Federal prosecutors granted immunity to former U.S. Rep. Marjorie Margolies on the condition that she testify before a grand jury that was investigating a consultant to her 2014 campaign, court records show.

In a superseding indictment filed last month, consultant Ken Smukler was charged with facilitating illegal contributions to Margolies' campaign, causing false statements, and obstruction. Smukler had already been indicted on conspiracy and other charges involving his work for U.S. Rep. Bob Brady's 2012 campaign.

Neither Brady nor Margolies was charged, though search-warrant affidavits filed by FBI agents describe them as active participants in the criminal schemes. Smukler has pleaded not guilty.

Margolies, who like Brady is a Democrat, was willing to testify in the investigation, "but only if granted use immunity," court records show.

On March 15, Louis D. Lappen, the U.S. attorney for the Eastern District of Pennsylvania, wrote Margolies' lawyer that his office would grant immunity to Margolies on the condition that she "testify truthfully before the federal grand jury conducting this investigation."

Under the agreement, no statements Margolies gave during her testimony or information "directly or indirectly derived" from those statements could be used to prosecute her, except for perjury or similar offenses, the letter says.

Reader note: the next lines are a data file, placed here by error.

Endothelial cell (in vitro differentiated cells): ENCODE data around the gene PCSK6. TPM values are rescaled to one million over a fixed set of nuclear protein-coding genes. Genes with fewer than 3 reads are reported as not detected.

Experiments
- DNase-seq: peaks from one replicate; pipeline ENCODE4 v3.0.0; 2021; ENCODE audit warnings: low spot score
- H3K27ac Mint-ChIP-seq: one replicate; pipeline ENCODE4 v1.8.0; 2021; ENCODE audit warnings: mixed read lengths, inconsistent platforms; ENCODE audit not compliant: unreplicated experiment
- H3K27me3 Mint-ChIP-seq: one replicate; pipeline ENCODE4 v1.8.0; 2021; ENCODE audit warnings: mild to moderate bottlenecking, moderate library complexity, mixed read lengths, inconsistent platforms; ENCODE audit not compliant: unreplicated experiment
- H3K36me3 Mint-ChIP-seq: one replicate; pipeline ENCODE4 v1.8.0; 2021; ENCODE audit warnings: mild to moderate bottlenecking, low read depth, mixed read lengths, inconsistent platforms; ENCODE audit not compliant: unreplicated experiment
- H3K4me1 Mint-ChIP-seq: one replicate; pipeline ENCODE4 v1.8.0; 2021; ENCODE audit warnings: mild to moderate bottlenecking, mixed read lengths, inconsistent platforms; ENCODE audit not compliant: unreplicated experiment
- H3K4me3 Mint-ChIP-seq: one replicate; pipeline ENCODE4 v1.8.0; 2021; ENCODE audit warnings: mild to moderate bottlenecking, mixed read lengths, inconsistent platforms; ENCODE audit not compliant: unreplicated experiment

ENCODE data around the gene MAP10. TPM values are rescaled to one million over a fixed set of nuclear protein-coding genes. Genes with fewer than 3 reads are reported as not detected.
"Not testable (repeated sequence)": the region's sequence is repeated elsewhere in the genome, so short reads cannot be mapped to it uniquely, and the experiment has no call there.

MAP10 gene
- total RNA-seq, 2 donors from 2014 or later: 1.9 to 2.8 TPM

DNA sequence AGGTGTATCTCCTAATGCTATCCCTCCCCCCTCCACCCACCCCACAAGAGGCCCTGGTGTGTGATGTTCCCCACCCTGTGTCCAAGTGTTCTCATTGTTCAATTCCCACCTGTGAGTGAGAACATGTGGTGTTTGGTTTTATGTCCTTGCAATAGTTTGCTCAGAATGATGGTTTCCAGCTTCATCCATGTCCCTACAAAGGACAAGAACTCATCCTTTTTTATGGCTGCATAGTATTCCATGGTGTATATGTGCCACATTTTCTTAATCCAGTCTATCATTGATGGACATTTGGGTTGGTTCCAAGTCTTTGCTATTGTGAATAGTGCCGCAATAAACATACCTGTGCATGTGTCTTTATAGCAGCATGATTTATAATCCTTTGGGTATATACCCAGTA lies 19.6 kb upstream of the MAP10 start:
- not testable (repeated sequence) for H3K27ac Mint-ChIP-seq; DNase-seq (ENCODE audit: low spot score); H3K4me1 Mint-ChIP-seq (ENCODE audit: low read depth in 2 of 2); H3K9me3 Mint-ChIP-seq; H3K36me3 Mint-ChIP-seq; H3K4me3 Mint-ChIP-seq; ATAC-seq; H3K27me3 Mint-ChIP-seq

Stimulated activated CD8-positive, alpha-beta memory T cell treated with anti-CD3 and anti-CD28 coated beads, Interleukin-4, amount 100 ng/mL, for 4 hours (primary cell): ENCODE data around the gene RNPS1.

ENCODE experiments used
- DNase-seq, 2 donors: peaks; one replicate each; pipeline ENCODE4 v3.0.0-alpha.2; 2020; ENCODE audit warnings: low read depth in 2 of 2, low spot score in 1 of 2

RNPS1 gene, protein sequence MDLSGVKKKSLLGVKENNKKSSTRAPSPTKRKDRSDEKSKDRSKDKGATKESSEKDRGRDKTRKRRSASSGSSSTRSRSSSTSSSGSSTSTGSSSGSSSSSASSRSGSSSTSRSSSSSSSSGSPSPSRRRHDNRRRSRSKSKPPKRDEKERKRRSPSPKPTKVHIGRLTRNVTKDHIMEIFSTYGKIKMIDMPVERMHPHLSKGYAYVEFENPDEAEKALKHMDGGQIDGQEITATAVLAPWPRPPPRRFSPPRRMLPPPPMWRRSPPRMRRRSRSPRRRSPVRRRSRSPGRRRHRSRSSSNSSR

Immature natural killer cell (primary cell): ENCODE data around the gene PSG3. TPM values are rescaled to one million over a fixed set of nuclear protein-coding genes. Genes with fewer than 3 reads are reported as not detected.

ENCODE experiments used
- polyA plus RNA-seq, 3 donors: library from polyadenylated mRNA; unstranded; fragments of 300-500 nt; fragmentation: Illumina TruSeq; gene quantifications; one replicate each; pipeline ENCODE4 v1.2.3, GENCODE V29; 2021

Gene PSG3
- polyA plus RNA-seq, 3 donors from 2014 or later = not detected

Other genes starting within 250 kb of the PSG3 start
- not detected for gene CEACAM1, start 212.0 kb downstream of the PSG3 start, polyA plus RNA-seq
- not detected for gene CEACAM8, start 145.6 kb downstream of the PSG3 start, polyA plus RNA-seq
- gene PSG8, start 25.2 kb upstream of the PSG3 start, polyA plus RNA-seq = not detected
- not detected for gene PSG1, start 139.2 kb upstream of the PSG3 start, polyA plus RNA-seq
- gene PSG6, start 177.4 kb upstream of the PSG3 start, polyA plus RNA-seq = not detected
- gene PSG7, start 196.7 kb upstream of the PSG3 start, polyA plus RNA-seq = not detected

Margolies and her lawyer, Marc Elias of Perkins Coie LLP in Washington, signed the agreement on March 20 — the same day prosecutors filed the superseding indictment against Smukler.

The letter was made public in a motion filed this week by Smukler to dismiss the indictment. His trial is scheduled for November.

Reached by phone Friday, Margolies declined to comment. Elias didn't respond to a request for comment.

Prosecutors typically offer this type of immunity when they want a witness' testimony but the witness asserts Fifth Amendment protection from self-incrimination, said Daniel R. Alonso, former chief of the criminal division in the U.S. Attorney's Office for the Eastern District of New York.

"This is the government's remedy to that," he said.

"As a practical matter, somebody who testifies pursuant to" an agreement like the one Margolies made "is highly, highly unlikely ever to get charged for anything remotely related to the acts about which she testified," Alonso said.

According to an FBI agent's affidavit for a warrant to search Smukler's home last year, Margolies in 2014 falsely reported a nearly $25,000 donation funneled through her personal bank account as a loan to her congressional campaign. In fact, the agent said, it was an illegal campaign contribution from Smukler.

Margolies isn't named in the indictment and prosecutors have not accused her of wrongdoing. She was elected to the House in 1992 and served one term.